“The last two weeks since AFM Round 2 seemed to have flown by, and here we are back at the race track for the inaugural round of the California State Championship, this round is hosted by WERA West at Buttonwillow Raceway.
Jason and I were fortunate and extremely grateful to have Sam come down to BW with us to pit for us this weekend. We arrived Friday night around 9:00 and were able to get the pit and bikes set up before Greg and Kyle, who came with Greg to help pit also, showed up a couple hours later. We slotted Greg’s bike into its spot and hung out for a bit before heading off to bed.
Saturday morning we were pleasantly surprised at how smooth registration and tech went. The WERA staff was welcoming and helpful to all the visiting club racers. Thumbs Up! It certainly makes me want to find some time to fit a few more WERA races into my schedule. We had two practice sessions on Saturday morning, then after lunch WERA runs several 20 lap solo races. I have limited track time at BW and seem to always struggle here more than at the other tracks, but I am determined this weekend to get beyond my issues with this track and just ride. I found it was actually easier to do this racing with WERA; the atmosphere was so much more relaxed than at the AFM, it felt more like a track day than a race weekend so I didn’t psych myself out worrying about my race performance. I was able to focus during practice on how my bike was handling and thinking about my riding rather than stressing about what the lap time sheet said, but with only 2 practice sessions I felt like I left something on the table for coming to terms with BW.
Later in the day they ran the 20 lap solo race. If you have ever ridden there you know that in the high speed sections of the track it can be very physical and demanding. Rehab on my shoulder is going well, but the idea of me doing 20 laps at race pace sounded about the same as letting 20 people punch me in a row. Deciding not to run the endurance race was somehow still not an easy decision, but it is the one I made. During the race I watched bikes coming into the pits, make some adjustments and head back out. Some riders came in 4 or 5 times, novel idea using that race as a test session. What’s that they say about hindsight? I had a bit of fun watching Jason finish 5th is his 20 lap solo for a few laps, but during the race we all sat there and debated about how often we needed to tell him he had a huge lead over 6th. I headed out to the wall every few laps to keep myself entertained and gave Jason a big arm spread signal, while Sam & Greg wandered off to chat with other racers and seek some shelter from the sun.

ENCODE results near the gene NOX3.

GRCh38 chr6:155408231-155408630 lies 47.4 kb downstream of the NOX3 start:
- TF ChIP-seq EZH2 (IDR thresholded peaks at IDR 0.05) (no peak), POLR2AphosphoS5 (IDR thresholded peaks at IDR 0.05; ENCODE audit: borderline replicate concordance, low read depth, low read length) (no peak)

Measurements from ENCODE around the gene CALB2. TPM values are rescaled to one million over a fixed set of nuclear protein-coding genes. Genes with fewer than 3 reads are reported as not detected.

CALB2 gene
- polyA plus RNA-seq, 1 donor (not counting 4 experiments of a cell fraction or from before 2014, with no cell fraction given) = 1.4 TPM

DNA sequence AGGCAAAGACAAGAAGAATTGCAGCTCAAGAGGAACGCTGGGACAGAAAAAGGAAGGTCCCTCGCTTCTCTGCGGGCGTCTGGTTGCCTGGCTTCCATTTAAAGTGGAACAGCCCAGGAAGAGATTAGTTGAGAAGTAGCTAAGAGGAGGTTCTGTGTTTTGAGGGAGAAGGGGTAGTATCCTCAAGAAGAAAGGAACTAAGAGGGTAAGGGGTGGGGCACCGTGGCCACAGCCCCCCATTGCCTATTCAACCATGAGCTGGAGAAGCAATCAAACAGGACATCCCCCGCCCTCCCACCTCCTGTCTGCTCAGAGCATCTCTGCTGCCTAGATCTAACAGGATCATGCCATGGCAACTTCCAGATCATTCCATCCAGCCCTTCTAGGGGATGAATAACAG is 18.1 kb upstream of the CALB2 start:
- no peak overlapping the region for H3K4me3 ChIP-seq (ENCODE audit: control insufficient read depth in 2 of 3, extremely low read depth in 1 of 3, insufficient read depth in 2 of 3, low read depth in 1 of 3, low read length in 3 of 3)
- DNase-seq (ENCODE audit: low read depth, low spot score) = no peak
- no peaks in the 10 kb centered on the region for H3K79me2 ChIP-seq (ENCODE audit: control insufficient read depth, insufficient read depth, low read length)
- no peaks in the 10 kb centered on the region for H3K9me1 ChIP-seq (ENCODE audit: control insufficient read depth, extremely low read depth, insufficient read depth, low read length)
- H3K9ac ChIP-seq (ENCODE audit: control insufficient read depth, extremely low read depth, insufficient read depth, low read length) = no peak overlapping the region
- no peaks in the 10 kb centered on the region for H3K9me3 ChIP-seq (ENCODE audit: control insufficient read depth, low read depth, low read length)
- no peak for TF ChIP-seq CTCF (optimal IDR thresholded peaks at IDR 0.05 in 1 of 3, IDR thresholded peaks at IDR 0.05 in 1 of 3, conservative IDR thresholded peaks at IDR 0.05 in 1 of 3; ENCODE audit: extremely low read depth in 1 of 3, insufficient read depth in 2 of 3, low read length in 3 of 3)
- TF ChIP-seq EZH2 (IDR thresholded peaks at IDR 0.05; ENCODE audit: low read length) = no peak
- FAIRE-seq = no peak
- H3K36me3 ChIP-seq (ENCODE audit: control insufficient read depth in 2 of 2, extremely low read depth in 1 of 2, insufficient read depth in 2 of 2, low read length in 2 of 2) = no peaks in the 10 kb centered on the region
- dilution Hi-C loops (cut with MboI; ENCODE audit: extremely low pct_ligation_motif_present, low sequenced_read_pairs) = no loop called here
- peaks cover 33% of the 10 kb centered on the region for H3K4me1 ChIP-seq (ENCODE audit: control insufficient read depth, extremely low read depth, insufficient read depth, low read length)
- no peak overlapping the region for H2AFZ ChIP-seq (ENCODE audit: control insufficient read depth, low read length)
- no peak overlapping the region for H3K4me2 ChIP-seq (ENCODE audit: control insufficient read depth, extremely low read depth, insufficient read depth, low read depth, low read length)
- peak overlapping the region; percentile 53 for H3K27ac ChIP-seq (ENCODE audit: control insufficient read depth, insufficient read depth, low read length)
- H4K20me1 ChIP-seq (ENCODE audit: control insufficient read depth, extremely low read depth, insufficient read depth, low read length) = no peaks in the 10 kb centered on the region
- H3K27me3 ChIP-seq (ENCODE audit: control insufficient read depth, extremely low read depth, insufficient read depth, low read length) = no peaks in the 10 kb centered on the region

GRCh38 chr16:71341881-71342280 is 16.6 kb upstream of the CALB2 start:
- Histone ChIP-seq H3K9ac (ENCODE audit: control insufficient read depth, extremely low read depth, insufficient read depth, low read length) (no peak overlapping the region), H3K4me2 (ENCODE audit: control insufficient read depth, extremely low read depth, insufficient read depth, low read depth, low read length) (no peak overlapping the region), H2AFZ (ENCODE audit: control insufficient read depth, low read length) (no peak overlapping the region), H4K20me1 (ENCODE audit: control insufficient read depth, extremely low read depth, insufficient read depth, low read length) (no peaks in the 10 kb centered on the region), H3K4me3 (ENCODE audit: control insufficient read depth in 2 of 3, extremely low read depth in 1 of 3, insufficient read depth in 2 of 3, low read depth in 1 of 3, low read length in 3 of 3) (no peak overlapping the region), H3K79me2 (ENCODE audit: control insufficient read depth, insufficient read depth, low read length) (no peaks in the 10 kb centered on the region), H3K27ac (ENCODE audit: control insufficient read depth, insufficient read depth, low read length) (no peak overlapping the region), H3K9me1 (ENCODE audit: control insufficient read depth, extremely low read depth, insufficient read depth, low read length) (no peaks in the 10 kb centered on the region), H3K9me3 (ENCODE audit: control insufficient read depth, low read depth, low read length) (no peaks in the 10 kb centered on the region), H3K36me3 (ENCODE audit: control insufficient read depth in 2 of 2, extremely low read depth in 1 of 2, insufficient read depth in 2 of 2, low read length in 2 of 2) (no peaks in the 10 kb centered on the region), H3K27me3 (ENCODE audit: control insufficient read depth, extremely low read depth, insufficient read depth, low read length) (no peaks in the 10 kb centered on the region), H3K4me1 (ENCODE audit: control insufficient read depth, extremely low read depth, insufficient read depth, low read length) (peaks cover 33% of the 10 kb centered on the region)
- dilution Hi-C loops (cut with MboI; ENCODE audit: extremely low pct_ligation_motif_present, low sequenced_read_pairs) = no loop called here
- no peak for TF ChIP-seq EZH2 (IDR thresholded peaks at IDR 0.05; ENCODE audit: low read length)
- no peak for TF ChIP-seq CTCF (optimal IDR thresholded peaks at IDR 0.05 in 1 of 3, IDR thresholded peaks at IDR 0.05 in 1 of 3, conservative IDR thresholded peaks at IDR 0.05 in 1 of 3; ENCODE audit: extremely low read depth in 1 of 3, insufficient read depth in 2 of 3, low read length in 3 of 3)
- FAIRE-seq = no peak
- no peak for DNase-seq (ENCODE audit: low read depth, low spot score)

Saturday night we headed over to the main canopy to watch and participate in the CSC rider interviews. Shandra Crawford, organizer of the CSC, had a full production going on under the main canopy. David Kay, my favorite AMA field announcer (besides my husband of course) was here to announce for the CSC and he was doing the rider interviews. Go-Go Gilbranson and Sonny I have the longest last name in the world, were getting it done. I did a couple dry run practice interviews with David before heading up for the interview to be filmed; I really need to get a blooper reel from that night. During the interview a combination of stage fright and David asking me questions that we hadn’t discussed previously, threw me for a loop and I blanked on thanking many of my sponsors. AWKWARD! So to try to make up for it now….
Thank you to theses great people and companies that help me go racing;
Z2 Trackdays, Vanderkitten, Pirelli /CT Racing, Yamalube Products, Motion Pro, Race Image Graphics, Leo Vince, Soumy, Factory Body Works, Igartua, 4 The Riders, Sidi, Tech Spec, Ink Monkey, Barbara Tadem Leather Repair, GP Frame & Wheel, CRG Levers, Graves Motorsports, Mach 1, and Ken Hill Coaching.
Sunday morning, I was up and ready to head to tech, but I was unsure of how WERA ran Sunday tech. Sam went over to registration to get the details for us. He came back laughing; they don’t require you to register and tech again on Sunday if you did it Saturday. That’s Amaaazing! Hint, hint, AFM. I had plenty of time to get some breakfast and get the bike ready for my two morning practice sessions. I was riding consistent and well in practice but was struggling with some shift points… I tried several different shifting patterns trying to find smoother entries and exits, but no matter what I tried I was stuck turning lap times of 2:11 to 2:12’s. At the end of my 2nd practice I sat down to dig into the novel better known as my notes. I went to a session with Ken Hill, at this track over a year ago and I managed 2:08 lap times. What was I doing different now and why the struggle to go faster? I found a note about a gearing change we had made back then. I still ran that gearing on my bike because I liked it so much. As I continued to read thru some of my other notes from riding various track days between then and now, I a came across another note about changing my rear tire from a 190 to a 180. There were no comments about having changed the gearing back or making any other adjustments when I changed that tire and I had not turned a 2:08 here since that tire change. Hmm, could it be related? I decided to try going back to the gearing I had before, it would put me back at the “typical” gearing that most SV racers run. Sam put the sprocket on for me as I headed over to the riders meeting.